Dating websites sikhs

The Myanmar authorities have claimed that Islamic militants, having infiltrated Rohingya communities, have themselves been setting fire to houses in Muslim villages in order to get the world even more on their side.

Instead of assuming these claims must be false, why not investigate them?

Aung San Suu Kyi, the leader of Myanmar, is now all over the news, being taken to task for “not speaking out” against the mistreatment of the Rohingya, the Muslim minority in Myanmar, almost all of whom live in the western Rakhine State of Myanmar.

365,000 people have signed a petition demanding she be stripped of her Nobel Prize for not speaking out and denouncing the Buddhists of Myanmar; in Pakistan, a country renowned for its humane treatment of minorities, her photograph has been publicly burned; Al Jazeera has denounced her, and so has that champion of justice Tariq Ramadan.

His paranoia and fear, muddled with racist stereotypes and unfounded rumors, have helped to incite violence and spread disinformation.” One might note that no examples of these “racist stereotypes” are ever given.

Could it be that the “stereotype” that this monk is accused of spreading has to do with depicting Muslims as intent on Jihad in the path of Allah, unwilling and even unable to integrate into a Buddhist society, and with a history, going back to 1942, of violence against Buddhists, that is the Rakhine people of Arakan State, and even attempting to join part of East Pakistan, and through the late 1950s, and in the 1970s, and again in the 1990s, conducting a low-level insurrection against the Burmese state — all of which is true?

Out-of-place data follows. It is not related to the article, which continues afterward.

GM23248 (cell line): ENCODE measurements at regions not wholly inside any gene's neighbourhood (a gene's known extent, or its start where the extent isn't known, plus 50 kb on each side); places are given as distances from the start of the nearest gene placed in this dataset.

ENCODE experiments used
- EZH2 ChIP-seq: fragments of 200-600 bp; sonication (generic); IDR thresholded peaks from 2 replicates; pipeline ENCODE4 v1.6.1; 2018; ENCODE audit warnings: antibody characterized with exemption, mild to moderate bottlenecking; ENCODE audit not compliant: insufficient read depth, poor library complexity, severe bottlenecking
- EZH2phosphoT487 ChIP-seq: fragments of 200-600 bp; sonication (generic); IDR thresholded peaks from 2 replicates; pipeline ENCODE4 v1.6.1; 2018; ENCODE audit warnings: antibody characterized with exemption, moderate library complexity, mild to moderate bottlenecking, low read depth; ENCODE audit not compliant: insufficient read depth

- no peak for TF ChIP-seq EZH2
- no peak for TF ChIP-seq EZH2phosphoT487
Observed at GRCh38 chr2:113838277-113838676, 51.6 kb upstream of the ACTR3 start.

The Western press remains resolutely unsympathetic to the Buddhists of Myanmar, unwilling to find out why those Buddhists might have reason to be alarmed.

They wanted her to categorically denounce the Burmese military and to depict the Rohingya as entirely innocent victims of Buddhist attacks; this she has refused to do.

She believes the story of the Rohingyas in Myanmar is more complicated than the outside world believes.

An example of this hysterical coverage can be found in a report from, unsurprisingly, the pro-Muslim Guardian.

It describes a sinister senior monk, Shin Parathu, who is repeatedly accused by the Guardian of “stoking religious hatred across Burma.

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